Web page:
Posted on March 11 2020
Happy International Women's Day!
This entire month is dedicated to honoring the history of the strong women who have made massive contributions to our world, and we are very excited to share these resources with you to use in your classroom.
As a teacher, I know how challenging it can be to find classroom-ready materials that engage students – I hope this weekly collection helps! We have some great lessons, blogs, and videos available with the topic of women's history in the U.S. and the experience of women internationally. It also happens to be Pi Day on Saturday, so we threw in a little news article about that too!
Now we might be a bit biased, but we believe map skills are vitally important! So, every week we release a new map with map skills challenges as accompanying exercises.
This week we are highlighting our map of the week that shows infant mortality. This isn't strictly a women's issue, but it does affect women in a profound way. Humanity has done a lot to reduce infant mortality over the years, but we can still do more! The lesson attached to this map asks students to analyze the factors affecting infant mortality and leads them to come up with strategies for reducing the factors further. Our students are going to be tasked with resolving these big problems one day—it's never too early to have them start practicing!
Brass Shackles for Women (Thailand)
This National Geographic video provides an eye-opening look at a tribe in Thailand that has a practice of applying brass coils to women's necks to lengthen them. What I found most interesting about this was that when one of the women had her neck coil removed, she was initially awed at her appearance but then became eager to return to what was familiar.
I would love to hear students' take on this and what they think about this practice, and what practices we might have in our culture that would be viewed as unusual by the Padung tribe!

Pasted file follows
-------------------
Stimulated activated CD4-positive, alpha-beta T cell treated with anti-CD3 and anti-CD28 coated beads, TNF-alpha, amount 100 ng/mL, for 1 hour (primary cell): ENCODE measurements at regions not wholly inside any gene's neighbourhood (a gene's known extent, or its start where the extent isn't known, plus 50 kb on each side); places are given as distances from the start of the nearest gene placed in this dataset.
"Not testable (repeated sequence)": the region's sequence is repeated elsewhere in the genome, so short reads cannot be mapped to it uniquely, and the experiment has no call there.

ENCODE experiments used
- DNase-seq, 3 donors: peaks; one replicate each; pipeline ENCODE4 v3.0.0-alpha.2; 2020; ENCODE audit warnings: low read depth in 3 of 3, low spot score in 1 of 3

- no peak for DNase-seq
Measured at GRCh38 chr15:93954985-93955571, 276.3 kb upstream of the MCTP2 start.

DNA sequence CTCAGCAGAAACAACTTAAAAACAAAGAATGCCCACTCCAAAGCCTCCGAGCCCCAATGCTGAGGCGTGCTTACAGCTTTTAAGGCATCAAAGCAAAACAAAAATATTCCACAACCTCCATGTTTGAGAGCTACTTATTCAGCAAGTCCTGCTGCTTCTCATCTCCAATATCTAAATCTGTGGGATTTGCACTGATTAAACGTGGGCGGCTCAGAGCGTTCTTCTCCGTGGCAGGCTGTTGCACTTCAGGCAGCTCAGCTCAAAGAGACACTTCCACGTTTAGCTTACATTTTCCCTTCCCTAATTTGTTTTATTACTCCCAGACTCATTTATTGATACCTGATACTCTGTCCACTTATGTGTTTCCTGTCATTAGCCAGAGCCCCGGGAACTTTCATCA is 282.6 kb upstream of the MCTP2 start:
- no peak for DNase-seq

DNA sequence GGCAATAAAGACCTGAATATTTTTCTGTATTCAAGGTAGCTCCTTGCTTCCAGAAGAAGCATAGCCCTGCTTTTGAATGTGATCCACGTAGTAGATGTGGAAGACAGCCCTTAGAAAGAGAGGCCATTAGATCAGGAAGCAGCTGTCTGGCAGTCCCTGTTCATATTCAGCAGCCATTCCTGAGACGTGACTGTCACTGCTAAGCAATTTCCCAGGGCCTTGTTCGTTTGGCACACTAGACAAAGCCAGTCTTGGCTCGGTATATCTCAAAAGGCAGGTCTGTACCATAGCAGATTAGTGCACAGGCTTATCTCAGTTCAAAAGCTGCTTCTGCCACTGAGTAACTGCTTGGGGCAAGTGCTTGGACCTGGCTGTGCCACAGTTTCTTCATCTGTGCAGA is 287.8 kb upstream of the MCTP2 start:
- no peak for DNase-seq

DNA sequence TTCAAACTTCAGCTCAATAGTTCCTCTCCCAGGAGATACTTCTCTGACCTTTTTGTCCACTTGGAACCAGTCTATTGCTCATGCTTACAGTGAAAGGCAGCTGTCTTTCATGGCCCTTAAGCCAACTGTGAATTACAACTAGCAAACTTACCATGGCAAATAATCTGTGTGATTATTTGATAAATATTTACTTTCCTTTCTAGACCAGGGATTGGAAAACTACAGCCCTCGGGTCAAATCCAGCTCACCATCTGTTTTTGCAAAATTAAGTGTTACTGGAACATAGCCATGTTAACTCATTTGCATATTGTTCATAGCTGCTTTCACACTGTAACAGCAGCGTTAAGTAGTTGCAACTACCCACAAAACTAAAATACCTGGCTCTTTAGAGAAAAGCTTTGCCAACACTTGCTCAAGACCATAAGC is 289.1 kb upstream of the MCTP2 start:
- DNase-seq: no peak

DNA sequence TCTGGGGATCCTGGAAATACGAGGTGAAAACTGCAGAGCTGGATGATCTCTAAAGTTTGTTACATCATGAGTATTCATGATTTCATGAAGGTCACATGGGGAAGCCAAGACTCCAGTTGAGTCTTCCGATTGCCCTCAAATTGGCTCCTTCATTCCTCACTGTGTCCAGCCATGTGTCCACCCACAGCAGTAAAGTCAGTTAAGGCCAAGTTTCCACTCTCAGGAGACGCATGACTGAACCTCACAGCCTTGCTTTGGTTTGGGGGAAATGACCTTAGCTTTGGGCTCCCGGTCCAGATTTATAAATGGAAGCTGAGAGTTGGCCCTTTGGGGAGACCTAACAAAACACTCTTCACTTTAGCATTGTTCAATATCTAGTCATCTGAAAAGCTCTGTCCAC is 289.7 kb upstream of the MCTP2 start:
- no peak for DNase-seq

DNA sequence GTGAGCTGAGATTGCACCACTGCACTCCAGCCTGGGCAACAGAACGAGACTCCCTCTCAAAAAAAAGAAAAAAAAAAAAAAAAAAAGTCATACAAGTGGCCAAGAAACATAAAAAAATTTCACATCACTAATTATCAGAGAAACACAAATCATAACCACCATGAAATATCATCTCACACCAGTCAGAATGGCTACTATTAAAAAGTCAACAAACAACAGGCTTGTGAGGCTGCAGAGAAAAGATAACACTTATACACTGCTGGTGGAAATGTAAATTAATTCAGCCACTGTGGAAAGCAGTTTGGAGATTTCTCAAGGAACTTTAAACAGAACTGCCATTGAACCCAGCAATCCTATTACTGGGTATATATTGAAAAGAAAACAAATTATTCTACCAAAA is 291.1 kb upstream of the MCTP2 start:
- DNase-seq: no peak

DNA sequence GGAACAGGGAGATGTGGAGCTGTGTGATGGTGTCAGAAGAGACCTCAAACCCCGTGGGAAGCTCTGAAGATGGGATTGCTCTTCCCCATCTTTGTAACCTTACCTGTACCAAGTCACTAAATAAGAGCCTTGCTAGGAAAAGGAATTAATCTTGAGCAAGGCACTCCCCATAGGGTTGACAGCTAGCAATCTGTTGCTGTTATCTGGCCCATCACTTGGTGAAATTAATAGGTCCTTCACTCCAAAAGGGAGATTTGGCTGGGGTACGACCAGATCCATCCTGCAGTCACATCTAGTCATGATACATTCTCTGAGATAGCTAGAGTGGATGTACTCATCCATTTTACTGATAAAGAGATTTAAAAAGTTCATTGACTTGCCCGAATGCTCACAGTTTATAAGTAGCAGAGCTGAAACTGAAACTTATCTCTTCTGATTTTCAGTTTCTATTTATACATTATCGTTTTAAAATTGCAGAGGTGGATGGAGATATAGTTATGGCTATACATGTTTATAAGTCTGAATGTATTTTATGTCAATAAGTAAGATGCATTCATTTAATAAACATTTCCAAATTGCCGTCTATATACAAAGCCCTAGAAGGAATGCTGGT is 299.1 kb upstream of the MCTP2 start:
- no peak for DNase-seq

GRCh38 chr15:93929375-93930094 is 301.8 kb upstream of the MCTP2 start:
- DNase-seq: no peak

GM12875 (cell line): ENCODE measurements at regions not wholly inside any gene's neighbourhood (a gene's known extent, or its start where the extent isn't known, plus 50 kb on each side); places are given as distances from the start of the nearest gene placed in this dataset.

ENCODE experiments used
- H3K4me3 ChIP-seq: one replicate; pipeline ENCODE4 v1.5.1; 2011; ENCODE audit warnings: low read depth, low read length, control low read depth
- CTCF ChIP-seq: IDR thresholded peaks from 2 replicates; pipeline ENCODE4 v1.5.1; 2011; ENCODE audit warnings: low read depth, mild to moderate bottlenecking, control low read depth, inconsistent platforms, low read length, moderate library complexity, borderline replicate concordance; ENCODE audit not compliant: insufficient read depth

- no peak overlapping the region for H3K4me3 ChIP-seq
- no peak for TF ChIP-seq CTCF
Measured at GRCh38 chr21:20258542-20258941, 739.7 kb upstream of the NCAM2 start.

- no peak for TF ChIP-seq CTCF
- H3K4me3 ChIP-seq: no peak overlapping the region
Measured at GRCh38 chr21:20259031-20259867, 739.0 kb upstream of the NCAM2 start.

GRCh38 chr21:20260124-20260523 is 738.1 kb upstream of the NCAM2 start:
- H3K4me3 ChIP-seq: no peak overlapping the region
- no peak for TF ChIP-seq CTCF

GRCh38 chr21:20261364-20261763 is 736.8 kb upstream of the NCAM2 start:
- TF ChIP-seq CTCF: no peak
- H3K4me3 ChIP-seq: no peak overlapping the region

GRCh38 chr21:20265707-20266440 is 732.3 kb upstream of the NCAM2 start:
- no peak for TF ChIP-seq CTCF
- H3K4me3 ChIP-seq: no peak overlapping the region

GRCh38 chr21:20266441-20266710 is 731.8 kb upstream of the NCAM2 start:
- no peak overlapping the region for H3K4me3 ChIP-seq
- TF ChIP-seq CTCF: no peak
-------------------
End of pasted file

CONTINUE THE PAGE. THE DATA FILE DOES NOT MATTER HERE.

Geography News Network:
As a little girl growing up in England, my personal hero was Queen Elizabeth I, followed closely by the Spice Girls. This article on Empress Wu has just as much girl power! Her impact on China was profound, and as the first female Empress she paved the way internationally for other female leaders and women of influence. Who are your (s)heroes?
Pi Day - 3/14
More than just an excuse for extra dessert, Pi Day provides a good way to link mathematics with social studies, showing how ultimately integrated education can be. Attempts to determine the value of pi stretch across cultures and history, and much like the number itself, will likely never end!
The current Guinness World Record holder can remember the value of pi to 70,000 decimal places...and most of us can't remember our mom's phone number without checking our phones! This year 3/14 will give us the first three digits of pi—ask your students when the next year will occur that we will have four digits in the date? Five digits? When did we have seven?
Why We Do What We Do:
Helping our students understand their world and the people in it is of extraordinary value not just to education but to our planet, and geo-spatial understanding can provide more benefit than we realize. Our brains have evolved to utilize information presented in a spatial way and this is apparent when we look at the studies on memory feats.
The memory palace technique involves visualizing information in an imagined physical space and walking though that space in our minds to recall the information. Though he's not the official Guinness World Record-holder, the memory palace technique has helped Akira Haraguchi to memorize pi to 100,000 digits! Studies have shown that after as little as 40 days of training on memory palaces, physical changes in the brain take place to improve memory and recall. Just another reason maps are such a basic human tool! "The Mind Explained" Netflix docuseries episode on memory provides a fascinating look at memory palaces, as well as some great entertainment!
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